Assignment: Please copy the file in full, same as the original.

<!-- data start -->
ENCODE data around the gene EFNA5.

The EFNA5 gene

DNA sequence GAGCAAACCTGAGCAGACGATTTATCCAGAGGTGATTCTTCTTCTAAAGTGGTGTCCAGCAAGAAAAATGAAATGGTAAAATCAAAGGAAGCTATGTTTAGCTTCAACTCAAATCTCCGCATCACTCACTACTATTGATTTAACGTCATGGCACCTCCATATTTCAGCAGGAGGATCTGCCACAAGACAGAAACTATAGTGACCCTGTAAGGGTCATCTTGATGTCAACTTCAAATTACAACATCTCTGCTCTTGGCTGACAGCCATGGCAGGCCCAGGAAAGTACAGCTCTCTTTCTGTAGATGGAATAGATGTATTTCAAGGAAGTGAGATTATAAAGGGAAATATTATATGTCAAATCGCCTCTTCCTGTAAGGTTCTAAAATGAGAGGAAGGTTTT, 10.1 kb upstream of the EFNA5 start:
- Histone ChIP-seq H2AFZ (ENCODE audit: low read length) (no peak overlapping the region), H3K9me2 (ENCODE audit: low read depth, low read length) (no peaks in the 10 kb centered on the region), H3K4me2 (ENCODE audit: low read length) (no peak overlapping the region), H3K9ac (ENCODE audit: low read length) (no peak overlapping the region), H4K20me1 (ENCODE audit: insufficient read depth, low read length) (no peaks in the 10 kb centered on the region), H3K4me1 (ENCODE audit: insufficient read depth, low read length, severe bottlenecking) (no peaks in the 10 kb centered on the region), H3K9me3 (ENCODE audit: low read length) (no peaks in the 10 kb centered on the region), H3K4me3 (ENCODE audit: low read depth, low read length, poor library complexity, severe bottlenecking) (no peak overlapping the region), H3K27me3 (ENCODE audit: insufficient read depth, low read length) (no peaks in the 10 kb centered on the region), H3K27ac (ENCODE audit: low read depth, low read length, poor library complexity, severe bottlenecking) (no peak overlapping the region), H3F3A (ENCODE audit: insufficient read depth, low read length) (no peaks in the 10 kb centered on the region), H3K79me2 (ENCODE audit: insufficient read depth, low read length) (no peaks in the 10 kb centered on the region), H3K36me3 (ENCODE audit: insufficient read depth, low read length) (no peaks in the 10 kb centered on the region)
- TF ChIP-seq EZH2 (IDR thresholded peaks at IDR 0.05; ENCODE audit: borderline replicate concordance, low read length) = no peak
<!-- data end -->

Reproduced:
ENCODE data around the gene EFNA5.

The EFNA5 gene

DNA sequence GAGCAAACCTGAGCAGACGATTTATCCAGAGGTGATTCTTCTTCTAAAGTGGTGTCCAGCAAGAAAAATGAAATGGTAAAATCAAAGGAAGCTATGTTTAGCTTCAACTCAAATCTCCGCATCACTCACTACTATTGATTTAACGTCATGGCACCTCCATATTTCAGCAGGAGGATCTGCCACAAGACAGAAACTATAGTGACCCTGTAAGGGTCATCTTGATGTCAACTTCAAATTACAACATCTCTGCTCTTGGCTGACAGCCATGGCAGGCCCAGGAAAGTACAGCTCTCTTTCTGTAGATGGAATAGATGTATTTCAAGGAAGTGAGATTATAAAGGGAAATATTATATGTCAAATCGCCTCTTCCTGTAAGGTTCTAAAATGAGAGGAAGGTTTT, 10.1 kb upstream of the EFNA5 start:
- Histone ChIP-seq H2AFZ (ENCODE audit: low read length) (no peak overlapping the region), H3K9me2 (ENCODE audit: low read depth, low read length) (no peaks in the 10 kb centered on the region), H3K4me2 (ENCODE audit: low read length) (no peak overlapping the region), H3K9ac (ENCODE audit: low read length) (no peak overlapping the region), H4K20me1 (ENCODE audit: insufficient read depth, low read length) (no peaks in the 10 kb centered on the region), H3K4me1 (ENCODE audit: insufficient read depth, low read length, severe bottlenecking) (no peaks in the 10 kb centered on the region), H3K9me3 (ENCODE audit: low read length) (no peaks in the 10 kb centered on the region), H3K4me3 (ENCODE audit: low read depth, low read length, poor library complexity, severe bottlenecking) (no peak overlapping the region), H3K27me3 (ENCODE audit: insufficient read depth, low read length) (no peaks in the 10 kb centered on the region), H3K27ac (ENCODE audit: low read depth, low read length, poor library complexity, severe bottlenecking) (no peak overlapping the region), H3F3A (ENCODE audit: insufficient read depth, low read length) (no peaks in the 10 kb centered on the region), H3K79me2 (ENCODE audit: insufficient read depth, low read length) (no peaks in the 10 kb centered on the region), H3K36me3 (ENCODE audit: insufficient read depth, low read length) (no peaks in the 10 kb centered on the region)
- TF ChIP-seq EZH2 (IDR thresholded peaks at IDR 0.05; ENCODE audit: borderline replicate concordance, low read length) = no peak